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Numismatists – the scholars who study coins – refer to the ‘front’ side of the coin, which usually features the head of a person or god, as the ‘obverse,’ and the ‘back’ side as the ‘reverse.’

On the obverse of this silver coin, a bust of the king faces to the left. He has a beard and wavy hair, and wears a diadem (the headband worn by victorious athletes in ancient Greece). He also wears a torque or necklace around his neck. A star is in front of his forehead, and a crescent is at the back of his head. A border of dots surrounds the image.

The reverse shows a seated man facing right. He wears sleeves and trousers under a cloak, as well as a diadem and boots with laces. In his hand he holds a bow with the bowstring upwards. He sits on a high-backed throne. In front of him is a monogram, perhaps containing the Greek letter Σ. A Greek inscription surround the man. The coin is struck off center, so part of the inscription is missing, but we know from other examples that it reads "of the king of kings Arsaces the generous, just, renowned and Greek-loving."

This coin was struck by the Parthian king Orodes II (reigned ca. 57–38 B.C.). The king on the obverse is probably meant to be Orodes himself, wearing a diadem as a symbol of victory. The identity of the figure on the reverse is unknown; perhaps it is an idealized Parthian king, depicted as an archer. The figure of the archer is quite stylized, in contrast to earlier Parthian coins where it is more closely modeled on the image of Apollo that appears on early Seleucid coins. The head of Orodes on the obverse also exhibits some stylization, such as in the schematic rendering of the hair and beard.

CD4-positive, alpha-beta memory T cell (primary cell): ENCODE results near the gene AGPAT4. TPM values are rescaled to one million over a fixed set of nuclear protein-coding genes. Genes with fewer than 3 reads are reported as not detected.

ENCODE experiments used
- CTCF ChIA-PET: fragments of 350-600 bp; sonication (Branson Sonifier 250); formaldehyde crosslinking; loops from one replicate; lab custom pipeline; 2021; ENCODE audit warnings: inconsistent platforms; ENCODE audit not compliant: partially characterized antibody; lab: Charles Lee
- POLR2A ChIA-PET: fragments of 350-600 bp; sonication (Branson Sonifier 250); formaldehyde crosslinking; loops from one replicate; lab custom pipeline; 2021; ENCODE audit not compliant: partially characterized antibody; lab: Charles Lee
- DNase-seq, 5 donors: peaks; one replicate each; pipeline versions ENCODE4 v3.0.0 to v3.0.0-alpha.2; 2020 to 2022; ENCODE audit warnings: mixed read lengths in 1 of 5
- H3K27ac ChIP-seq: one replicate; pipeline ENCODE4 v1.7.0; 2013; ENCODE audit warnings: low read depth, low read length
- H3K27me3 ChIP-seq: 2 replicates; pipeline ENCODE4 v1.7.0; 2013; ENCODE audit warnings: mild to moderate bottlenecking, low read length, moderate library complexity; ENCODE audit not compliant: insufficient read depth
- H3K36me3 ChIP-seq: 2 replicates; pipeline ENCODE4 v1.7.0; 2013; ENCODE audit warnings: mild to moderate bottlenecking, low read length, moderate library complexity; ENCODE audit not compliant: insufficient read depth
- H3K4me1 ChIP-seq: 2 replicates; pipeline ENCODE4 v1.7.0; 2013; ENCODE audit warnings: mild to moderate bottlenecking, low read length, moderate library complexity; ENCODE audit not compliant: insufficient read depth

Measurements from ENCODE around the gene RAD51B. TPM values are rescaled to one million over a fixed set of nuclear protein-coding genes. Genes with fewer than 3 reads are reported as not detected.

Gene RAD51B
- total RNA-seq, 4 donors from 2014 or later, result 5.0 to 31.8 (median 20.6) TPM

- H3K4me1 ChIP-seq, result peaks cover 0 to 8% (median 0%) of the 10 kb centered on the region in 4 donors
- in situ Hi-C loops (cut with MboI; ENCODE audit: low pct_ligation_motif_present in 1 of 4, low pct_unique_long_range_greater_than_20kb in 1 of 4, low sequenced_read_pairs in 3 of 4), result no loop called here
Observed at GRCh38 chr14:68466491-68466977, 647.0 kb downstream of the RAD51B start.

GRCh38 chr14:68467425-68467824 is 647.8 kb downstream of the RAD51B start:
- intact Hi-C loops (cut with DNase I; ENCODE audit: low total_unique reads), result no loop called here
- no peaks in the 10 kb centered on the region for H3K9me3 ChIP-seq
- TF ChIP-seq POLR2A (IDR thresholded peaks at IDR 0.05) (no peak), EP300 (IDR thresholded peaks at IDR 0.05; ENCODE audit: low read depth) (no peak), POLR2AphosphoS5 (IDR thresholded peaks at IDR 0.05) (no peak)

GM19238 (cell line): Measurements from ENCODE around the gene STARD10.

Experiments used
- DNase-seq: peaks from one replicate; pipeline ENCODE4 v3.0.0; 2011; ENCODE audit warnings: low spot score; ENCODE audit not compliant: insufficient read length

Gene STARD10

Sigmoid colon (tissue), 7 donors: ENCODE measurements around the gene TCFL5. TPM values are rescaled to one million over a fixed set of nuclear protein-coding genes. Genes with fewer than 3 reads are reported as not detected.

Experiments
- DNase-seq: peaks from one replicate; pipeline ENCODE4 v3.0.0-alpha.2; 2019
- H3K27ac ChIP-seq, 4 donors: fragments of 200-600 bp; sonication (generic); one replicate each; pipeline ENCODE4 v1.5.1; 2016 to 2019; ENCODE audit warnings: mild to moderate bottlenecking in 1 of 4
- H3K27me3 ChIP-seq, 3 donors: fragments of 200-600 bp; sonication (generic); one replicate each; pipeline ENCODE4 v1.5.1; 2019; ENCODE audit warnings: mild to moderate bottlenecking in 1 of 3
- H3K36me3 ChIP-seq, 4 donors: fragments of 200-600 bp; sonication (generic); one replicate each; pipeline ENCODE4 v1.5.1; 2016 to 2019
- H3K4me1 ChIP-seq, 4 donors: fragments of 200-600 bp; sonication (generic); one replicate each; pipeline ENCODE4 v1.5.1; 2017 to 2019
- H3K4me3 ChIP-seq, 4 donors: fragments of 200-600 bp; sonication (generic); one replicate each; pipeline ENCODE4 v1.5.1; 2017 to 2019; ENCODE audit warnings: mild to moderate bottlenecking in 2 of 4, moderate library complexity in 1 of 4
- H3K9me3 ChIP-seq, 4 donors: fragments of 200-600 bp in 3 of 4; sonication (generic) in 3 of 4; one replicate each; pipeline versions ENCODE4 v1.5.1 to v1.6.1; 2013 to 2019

The inscription on this coin, like those on almost all Parthian coins, names the first ruler of the empire Arsaces I (reigned ca. 247–217 B.C.), rather than the current ruler Orodes. It may be a reference to the dynasty founded by Arsaces, or perhaps the seated archer is meant to represent him. It is also possible that all Parthian kings were called ‘Arsaces’ as a title or throne name.

Drachm, Silver, Parthian

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